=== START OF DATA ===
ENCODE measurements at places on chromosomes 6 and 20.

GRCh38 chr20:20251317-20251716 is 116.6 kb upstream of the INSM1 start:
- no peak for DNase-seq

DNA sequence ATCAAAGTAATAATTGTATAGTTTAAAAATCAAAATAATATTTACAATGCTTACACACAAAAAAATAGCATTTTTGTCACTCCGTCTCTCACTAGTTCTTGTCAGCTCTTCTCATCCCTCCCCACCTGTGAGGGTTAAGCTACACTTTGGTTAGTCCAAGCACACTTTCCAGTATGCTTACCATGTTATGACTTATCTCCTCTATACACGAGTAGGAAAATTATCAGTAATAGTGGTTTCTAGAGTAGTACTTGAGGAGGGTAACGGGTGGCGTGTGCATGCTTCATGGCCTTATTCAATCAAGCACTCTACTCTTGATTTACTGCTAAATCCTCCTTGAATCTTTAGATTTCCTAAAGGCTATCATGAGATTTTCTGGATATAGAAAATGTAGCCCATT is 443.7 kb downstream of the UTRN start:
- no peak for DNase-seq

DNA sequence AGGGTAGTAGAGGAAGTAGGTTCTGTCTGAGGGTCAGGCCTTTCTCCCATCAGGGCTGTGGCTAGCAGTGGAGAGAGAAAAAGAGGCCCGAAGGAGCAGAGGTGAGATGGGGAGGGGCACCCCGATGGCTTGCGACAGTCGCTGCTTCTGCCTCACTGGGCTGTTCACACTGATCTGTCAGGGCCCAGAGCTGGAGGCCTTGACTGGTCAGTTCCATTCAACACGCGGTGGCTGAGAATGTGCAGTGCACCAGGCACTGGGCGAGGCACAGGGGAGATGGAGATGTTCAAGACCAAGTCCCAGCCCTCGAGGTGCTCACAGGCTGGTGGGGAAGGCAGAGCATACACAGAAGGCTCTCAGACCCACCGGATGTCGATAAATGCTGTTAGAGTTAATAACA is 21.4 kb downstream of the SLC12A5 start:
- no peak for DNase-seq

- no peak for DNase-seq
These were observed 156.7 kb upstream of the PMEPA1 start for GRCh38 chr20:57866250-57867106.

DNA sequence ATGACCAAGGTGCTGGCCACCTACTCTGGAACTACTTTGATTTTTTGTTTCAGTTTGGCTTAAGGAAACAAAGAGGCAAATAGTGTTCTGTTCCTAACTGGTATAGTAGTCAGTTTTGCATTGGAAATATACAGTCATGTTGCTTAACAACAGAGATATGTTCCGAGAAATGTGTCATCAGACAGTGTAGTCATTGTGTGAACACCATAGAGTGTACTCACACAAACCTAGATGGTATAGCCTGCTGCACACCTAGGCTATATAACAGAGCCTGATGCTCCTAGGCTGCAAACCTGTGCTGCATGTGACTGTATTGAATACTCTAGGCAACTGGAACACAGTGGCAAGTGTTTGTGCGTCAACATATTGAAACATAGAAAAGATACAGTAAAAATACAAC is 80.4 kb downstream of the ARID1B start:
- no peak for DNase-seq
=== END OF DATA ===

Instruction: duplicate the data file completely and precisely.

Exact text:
ENCODE measurements at places on chromosomes 6 and 20.

GRCh38 chr20:20251317-20251716 is 116.6 kb upstream of the INSM1 start:
- no peak for DNase-seq

DNA sequence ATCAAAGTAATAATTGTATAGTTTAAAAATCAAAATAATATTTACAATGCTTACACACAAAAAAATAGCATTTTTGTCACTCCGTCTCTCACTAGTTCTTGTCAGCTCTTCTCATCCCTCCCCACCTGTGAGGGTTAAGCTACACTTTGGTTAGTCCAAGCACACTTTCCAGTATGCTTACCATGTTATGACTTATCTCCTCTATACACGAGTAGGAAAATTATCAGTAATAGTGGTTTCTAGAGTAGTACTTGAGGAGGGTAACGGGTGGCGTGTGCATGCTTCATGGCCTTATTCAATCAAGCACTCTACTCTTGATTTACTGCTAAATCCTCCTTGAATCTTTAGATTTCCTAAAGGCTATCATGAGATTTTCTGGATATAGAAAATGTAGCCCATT is 443.7 kb downstream of the UTRN start:
- no peak for DNase-seq

DNA sequence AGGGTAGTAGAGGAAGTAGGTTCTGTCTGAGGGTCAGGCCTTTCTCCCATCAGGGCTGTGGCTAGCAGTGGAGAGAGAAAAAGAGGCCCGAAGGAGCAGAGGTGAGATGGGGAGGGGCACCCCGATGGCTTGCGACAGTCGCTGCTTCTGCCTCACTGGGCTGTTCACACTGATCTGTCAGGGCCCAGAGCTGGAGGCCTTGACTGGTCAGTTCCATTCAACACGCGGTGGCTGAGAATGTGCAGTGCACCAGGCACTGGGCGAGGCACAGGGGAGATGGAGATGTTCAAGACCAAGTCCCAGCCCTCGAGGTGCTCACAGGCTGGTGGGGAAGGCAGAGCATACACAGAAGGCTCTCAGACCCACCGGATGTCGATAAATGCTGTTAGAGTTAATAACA is 21.4 kb downstream of the SLC12A5 start:
- no peak for DNase-seq

- no peak for DNase-seq
These were observed 156.7 kb upstream of the PMEPA1 start for GRCh38 chr20:57866250-57867106.

DNA sequence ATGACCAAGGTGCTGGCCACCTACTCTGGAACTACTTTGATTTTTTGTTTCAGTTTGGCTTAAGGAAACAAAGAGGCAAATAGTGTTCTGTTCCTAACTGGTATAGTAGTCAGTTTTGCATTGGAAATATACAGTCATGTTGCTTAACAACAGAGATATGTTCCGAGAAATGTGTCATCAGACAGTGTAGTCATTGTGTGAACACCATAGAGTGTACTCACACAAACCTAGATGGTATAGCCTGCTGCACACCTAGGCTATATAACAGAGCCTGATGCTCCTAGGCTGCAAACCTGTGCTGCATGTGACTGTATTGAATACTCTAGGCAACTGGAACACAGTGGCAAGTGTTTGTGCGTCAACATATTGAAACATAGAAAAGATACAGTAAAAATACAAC is 80.4 kb downstream of the ARID1B start:
- no peak for DNase-seq